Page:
🎉 CELEBRATE

Autopia becomes electric: This is long-awaited good news, really. But that doesn’t make it any less great to see our resident Disneyland guru, Brady MacDonald, reporting that the theme park is converting its iconic Autopia ride from gas-powered to electric vehicles. …LEARN MORE…


Visitors walk through a bamboo forest at the Cal State Fullerton Arboretum and Botanical Garden in Fullerton, Thursday, March 7, 2024. (Photo by Mark Rightmire, Orange County Register/SCNG)

🌻 EXPLORE

Add this botanical garden to your list: Did you know there is a 26-acre world-class arboretum on the Cal State Fullerton campus? Contributor Jenelyn Russo explained how the site recently got a new name to better fit its mission of serving as a living laboratory for the university. In addition to regular tours, the Cal State Fullerton Arboretum and Botanical Garden has a number of upcoming events that are also open to the public. …LEARN MORE…

To watch carefully: Of course, Southern California is not on the path of totality for Monday’s eclipse. But that doesn’t mean we can’t still catch a cool show! Our Carolyn Burt has a story about local viewing events and where to grab free eclipse glasses. …LEARN MORE…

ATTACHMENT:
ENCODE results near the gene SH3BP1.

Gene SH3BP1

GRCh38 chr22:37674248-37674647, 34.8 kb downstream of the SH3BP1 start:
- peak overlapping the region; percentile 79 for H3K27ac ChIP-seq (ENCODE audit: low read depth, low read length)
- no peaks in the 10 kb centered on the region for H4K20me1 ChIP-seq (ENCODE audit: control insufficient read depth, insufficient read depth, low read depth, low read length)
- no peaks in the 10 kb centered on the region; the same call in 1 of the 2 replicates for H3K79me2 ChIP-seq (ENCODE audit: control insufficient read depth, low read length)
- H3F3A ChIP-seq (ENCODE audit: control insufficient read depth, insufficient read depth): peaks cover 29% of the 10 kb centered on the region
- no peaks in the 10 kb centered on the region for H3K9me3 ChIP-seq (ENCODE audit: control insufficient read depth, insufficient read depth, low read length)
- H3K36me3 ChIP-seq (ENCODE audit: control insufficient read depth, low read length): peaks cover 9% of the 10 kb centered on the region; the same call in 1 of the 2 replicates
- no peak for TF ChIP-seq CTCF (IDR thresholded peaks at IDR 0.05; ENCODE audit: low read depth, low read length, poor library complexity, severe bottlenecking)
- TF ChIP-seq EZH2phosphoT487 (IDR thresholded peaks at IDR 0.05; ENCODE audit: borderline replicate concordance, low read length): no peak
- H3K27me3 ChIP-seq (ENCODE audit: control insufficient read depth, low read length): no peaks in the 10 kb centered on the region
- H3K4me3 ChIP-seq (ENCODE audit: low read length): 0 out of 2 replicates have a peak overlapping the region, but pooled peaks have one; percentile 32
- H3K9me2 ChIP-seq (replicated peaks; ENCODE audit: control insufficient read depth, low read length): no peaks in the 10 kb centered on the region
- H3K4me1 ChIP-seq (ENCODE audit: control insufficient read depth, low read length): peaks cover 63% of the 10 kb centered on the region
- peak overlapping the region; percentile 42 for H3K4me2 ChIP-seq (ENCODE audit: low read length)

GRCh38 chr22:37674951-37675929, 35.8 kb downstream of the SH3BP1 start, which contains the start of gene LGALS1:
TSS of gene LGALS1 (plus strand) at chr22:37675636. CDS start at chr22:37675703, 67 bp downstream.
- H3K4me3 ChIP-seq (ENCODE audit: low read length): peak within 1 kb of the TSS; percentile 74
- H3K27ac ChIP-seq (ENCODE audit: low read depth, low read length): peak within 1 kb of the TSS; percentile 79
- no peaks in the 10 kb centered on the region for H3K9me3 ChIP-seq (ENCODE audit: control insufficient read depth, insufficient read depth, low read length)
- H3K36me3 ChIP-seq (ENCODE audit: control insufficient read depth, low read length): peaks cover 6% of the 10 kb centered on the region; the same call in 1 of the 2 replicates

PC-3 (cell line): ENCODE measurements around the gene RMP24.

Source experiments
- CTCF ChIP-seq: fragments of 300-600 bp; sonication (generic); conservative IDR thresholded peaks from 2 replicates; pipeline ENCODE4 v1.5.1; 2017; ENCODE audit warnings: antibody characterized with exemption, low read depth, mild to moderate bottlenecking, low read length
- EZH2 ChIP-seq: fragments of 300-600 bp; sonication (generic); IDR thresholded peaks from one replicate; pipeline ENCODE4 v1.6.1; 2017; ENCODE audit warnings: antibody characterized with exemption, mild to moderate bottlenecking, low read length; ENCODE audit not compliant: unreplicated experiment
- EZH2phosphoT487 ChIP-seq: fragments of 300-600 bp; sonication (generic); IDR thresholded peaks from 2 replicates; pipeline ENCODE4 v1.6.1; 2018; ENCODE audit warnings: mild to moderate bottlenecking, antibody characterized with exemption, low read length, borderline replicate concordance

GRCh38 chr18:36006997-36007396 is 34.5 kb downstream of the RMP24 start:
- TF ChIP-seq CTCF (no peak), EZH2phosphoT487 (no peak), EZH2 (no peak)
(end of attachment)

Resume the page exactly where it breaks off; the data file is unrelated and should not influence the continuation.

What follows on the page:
💪 REGISTER

Support local news: For this week’s tip on how Southern Californians can help the environment… For my final piece of advice in my latest newsletter, I need to make a case for supporting local news. Revenue from ad sales once did the heavy lifting to keep journalists employed writing the stories that need to be told. But as the Internet and social media have disrupted this dynamic, we rely on subscriptions more than ever. Much research shows that corruption, quality of life and other factors worsen when local newspapers decline. And few people realize how much every other media outlet — from radio to TV news to social media posts — relies on local newspaper reporters to break stories first. With our Spring Sale, you can get a digital subscription to your local SCNG newspaper for just $3. If you haven’t already, I hope you’ll sign up to support the great work my colleagues do every day to make the world a more informed, healthier, fairer, and happier place.